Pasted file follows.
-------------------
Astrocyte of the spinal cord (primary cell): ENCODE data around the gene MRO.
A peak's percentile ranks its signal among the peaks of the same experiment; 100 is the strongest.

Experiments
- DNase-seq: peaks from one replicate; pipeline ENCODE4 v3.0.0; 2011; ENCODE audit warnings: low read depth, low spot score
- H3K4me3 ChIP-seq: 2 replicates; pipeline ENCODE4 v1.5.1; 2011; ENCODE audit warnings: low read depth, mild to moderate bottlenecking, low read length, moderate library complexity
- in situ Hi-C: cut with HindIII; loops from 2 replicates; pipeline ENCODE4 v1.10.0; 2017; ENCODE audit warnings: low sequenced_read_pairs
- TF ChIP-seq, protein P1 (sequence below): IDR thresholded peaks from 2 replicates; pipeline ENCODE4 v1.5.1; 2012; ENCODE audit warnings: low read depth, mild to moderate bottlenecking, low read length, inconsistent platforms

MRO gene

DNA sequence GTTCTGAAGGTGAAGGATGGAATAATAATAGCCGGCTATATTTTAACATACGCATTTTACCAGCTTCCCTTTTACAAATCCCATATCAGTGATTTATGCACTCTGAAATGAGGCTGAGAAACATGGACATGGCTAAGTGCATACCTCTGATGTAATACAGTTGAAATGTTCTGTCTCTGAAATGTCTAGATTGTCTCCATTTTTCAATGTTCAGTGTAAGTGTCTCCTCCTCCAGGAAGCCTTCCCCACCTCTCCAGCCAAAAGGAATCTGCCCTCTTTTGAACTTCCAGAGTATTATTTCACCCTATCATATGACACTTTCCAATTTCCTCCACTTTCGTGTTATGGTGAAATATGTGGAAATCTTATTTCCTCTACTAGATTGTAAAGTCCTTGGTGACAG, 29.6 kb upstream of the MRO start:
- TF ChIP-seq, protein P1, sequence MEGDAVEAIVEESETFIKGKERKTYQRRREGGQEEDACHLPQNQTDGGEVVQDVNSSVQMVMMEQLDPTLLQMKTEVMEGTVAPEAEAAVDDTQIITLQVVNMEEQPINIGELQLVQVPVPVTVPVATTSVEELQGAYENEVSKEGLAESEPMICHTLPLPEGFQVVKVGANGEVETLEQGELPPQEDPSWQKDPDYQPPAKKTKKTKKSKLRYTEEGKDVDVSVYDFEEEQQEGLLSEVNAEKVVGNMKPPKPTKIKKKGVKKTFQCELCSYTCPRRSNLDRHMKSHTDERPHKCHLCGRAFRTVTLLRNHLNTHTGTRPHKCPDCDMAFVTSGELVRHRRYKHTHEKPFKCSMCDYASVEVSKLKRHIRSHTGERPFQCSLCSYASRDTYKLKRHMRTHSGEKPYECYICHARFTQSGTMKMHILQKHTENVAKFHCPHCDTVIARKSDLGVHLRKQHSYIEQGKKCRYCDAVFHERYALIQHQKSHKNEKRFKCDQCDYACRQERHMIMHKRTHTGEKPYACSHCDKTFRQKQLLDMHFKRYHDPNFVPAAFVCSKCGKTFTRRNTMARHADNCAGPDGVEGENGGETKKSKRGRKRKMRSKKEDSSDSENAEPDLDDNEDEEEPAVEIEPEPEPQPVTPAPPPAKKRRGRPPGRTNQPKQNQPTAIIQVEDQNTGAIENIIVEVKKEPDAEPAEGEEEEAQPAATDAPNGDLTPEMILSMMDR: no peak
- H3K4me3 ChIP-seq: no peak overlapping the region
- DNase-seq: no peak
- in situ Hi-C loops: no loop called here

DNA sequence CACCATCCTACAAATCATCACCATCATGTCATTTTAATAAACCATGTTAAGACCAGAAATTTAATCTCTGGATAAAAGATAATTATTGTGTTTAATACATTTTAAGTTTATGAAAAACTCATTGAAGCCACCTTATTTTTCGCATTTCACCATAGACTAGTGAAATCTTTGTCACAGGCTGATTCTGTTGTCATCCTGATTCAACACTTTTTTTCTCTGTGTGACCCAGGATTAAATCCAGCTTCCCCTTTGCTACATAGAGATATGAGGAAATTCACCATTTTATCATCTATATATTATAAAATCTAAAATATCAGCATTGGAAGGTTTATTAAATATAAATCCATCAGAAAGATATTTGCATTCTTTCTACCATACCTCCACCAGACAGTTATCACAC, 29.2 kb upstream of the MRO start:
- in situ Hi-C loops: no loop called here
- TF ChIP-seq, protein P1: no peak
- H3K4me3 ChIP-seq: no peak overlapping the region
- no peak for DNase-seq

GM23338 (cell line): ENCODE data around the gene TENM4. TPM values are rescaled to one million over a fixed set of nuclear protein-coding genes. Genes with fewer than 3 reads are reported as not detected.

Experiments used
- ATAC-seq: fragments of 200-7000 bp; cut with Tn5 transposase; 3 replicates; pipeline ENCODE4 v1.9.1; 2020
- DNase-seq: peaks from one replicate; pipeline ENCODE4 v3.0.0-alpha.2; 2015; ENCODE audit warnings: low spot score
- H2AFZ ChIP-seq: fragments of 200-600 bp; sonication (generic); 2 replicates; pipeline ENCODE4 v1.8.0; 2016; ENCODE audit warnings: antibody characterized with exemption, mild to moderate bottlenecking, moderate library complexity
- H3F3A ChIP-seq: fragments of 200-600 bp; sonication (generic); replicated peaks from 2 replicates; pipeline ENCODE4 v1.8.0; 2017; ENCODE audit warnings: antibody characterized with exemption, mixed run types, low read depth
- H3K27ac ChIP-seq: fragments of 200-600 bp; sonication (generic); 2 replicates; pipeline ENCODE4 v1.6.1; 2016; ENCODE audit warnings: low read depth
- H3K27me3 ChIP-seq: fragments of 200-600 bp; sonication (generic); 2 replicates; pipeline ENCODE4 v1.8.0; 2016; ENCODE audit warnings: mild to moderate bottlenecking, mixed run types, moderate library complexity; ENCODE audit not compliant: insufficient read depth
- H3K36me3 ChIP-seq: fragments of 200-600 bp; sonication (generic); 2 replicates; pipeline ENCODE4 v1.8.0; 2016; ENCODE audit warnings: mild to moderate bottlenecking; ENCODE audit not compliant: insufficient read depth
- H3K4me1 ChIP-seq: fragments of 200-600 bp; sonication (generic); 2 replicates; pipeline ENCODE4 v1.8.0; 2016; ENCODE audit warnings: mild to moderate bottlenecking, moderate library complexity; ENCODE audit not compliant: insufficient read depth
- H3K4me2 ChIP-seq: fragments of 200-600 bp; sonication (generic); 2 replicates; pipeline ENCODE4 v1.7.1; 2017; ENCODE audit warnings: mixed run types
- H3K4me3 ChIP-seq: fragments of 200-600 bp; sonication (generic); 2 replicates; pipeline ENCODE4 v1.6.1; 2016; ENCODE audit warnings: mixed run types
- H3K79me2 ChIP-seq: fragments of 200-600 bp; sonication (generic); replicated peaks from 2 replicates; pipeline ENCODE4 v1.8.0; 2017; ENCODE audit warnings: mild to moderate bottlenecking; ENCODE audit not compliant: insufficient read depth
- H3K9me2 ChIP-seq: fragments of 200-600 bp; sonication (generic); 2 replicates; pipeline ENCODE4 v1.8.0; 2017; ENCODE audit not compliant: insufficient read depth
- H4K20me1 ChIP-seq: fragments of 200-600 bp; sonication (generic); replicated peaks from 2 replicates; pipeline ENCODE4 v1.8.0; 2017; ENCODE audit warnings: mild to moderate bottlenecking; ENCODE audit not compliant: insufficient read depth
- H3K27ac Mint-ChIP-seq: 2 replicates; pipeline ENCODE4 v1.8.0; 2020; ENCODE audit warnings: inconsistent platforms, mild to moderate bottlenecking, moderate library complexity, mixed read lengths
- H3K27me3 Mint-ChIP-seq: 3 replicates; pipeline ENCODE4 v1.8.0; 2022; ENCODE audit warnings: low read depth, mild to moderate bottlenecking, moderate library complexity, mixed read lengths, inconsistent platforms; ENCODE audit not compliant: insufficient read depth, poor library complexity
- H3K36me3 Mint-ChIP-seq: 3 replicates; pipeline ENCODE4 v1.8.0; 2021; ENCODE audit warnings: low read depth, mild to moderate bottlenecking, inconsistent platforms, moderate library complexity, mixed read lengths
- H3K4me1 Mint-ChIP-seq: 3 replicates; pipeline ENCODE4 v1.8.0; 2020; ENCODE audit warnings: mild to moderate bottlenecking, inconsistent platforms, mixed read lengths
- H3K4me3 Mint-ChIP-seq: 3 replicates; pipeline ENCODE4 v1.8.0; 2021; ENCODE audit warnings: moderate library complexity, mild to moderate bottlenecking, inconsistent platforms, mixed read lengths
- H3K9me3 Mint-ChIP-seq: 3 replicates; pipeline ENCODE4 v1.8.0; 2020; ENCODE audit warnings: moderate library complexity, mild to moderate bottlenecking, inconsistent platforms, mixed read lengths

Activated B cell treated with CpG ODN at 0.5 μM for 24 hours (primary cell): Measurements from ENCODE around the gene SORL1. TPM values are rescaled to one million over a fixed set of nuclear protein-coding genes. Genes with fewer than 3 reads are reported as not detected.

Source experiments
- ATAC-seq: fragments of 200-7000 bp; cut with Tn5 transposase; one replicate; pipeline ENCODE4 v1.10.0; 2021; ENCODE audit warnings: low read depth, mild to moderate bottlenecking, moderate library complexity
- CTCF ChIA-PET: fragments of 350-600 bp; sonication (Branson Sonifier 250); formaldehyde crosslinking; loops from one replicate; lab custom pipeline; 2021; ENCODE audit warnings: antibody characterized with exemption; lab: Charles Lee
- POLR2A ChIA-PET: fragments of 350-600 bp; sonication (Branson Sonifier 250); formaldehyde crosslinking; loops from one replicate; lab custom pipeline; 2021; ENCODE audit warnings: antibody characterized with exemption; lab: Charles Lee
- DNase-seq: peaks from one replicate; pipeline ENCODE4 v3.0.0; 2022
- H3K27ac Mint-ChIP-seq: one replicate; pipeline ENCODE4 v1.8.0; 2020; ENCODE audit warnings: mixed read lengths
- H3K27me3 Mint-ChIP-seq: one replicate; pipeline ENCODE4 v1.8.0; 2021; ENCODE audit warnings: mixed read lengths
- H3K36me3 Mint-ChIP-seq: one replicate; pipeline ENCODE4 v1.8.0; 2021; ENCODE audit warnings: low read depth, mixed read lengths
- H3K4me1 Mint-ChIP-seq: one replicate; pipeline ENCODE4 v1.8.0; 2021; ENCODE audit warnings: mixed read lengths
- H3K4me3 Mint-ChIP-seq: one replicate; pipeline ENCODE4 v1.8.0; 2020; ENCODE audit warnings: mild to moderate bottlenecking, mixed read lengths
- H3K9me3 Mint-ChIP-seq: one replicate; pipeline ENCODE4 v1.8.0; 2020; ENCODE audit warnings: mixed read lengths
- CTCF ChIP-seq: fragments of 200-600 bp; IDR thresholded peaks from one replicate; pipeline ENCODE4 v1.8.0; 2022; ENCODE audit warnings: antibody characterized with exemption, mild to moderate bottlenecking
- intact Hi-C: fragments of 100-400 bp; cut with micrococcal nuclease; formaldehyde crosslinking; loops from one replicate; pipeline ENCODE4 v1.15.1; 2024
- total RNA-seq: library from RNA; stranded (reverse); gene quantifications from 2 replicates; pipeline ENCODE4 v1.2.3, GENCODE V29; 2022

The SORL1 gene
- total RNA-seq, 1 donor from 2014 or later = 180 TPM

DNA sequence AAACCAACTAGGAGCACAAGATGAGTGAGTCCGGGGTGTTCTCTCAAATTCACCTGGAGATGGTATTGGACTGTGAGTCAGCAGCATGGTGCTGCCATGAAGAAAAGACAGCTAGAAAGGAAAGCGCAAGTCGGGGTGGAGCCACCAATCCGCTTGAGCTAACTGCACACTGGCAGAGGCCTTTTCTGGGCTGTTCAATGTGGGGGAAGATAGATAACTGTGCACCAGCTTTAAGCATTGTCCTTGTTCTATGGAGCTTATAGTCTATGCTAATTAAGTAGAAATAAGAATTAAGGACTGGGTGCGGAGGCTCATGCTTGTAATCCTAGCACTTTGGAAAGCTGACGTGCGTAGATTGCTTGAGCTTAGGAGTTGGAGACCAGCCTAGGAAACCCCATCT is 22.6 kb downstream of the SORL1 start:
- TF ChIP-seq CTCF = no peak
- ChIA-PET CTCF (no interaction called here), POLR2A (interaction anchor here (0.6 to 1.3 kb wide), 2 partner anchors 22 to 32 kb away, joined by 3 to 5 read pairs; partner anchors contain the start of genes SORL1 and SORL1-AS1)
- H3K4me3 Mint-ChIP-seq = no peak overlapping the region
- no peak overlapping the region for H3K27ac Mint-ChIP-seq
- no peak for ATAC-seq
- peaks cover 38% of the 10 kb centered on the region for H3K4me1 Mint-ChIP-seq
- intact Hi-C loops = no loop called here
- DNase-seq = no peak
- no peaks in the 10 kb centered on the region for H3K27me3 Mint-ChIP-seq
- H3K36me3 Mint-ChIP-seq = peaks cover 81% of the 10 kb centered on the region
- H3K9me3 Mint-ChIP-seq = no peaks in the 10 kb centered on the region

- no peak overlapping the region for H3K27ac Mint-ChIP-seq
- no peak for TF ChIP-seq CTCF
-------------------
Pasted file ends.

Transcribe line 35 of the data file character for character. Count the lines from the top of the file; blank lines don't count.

- H3K27me3 Mint-ChIP-seq: 3 replicates; pipeline ENCODE4 v1.8.0; 2022; ENCODE audit warnings: low read depth, mild to moderate bottlenecking, moderate library complexity, mixed read lengths, inconsistent platforms; ENCODE audit not compliant: insufficient read depth, poor library complexity